In the Edo period, because traveling was mostly by foot, a wide variety of accommodations were available in the post towns. Regular travelers such as merchants, craftsman or peasants were staying at inns, and since there was a large offer available, the quality of rooms was only depending on the price the customer was willing to pay.
At the same time, the travelers of high rank such as daimyō, representatives of the shogunate or aristocrats, were accommodated in residences specially designated the Tokugawa government, called honjin. These were not inns but private houses, generally owned by village and town leaders, who were receiving for their effort various compensations and special rights.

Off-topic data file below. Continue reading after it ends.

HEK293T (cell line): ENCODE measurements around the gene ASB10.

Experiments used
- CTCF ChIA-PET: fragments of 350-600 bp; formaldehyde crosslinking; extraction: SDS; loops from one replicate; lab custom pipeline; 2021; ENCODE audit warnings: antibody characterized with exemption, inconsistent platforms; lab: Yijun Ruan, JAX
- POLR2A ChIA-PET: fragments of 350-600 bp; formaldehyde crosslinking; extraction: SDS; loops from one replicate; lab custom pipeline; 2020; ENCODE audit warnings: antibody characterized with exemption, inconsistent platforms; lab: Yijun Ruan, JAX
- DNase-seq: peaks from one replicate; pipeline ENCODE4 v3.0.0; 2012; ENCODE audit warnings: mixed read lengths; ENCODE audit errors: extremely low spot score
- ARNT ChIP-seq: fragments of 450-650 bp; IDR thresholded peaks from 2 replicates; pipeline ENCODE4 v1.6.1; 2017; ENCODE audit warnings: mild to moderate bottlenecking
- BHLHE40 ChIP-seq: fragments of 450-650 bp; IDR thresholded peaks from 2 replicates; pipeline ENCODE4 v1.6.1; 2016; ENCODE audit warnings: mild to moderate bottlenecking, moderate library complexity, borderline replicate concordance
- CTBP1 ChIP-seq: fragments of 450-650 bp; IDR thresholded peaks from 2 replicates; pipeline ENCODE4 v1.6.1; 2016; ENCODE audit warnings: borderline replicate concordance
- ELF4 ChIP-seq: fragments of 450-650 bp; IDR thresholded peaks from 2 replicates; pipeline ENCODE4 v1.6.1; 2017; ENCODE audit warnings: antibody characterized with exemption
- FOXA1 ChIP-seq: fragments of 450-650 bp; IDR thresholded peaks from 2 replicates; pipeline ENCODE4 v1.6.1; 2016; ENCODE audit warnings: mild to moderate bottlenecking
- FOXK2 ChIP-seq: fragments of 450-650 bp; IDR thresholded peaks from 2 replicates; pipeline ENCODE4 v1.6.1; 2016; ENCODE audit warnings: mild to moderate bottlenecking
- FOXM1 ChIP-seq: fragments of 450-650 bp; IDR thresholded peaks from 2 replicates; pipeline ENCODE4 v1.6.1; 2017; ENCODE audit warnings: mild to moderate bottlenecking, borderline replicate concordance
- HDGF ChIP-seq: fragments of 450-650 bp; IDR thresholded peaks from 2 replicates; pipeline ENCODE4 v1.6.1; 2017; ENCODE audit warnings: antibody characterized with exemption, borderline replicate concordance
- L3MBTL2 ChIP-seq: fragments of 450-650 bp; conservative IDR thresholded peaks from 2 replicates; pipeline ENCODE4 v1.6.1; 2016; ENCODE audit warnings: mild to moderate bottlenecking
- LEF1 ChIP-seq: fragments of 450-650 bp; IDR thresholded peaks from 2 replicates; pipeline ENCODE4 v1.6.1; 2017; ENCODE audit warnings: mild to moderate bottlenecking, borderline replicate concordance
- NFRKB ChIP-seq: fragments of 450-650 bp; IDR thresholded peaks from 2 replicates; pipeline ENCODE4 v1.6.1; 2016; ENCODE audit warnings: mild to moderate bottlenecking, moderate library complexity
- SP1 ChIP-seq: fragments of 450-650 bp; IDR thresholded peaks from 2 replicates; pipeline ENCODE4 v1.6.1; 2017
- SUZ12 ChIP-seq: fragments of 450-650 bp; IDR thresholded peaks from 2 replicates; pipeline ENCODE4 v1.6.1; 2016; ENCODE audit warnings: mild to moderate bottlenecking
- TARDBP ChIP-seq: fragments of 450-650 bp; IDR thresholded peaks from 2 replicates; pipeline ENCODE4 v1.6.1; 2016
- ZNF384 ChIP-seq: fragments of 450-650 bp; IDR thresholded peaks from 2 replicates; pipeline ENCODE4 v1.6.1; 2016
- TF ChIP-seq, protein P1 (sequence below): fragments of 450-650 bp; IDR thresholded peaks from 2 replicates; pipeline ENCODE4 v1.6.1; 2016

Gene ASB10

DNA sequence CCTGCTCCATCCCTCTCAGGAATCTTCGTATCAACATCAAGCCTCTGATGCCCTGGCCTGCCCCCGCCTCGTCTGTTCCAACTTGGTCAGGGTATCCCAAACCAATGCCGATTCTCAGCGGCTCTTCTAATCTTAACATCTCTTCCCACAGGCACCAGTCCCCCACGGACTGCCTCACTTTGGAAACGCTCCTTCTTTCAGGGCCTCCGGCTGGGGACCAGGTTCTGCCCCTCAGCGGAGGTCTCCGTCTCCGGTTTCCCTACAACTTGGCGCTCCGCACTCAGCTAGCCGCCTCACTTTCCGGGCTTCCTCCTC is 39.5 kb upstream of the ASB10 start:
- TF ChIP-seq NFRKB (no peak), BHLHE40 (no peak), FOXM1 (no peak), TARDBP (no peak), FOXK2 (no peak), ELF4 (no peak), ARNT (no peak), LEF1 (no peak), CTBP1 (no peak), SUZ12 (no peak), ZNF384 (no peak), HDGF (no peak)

In the large post towns, there were also secondary honjin, called waki-honjin, used when the honjin was already occupied. These were smaller, and in some cases regular travelers were also allowed to stay, if they were of high social status. Photographed here is the Okuya residence, a waki-honjin from the Tsumago-juku post town in Nagano.
Yesterday’s Japan Photo: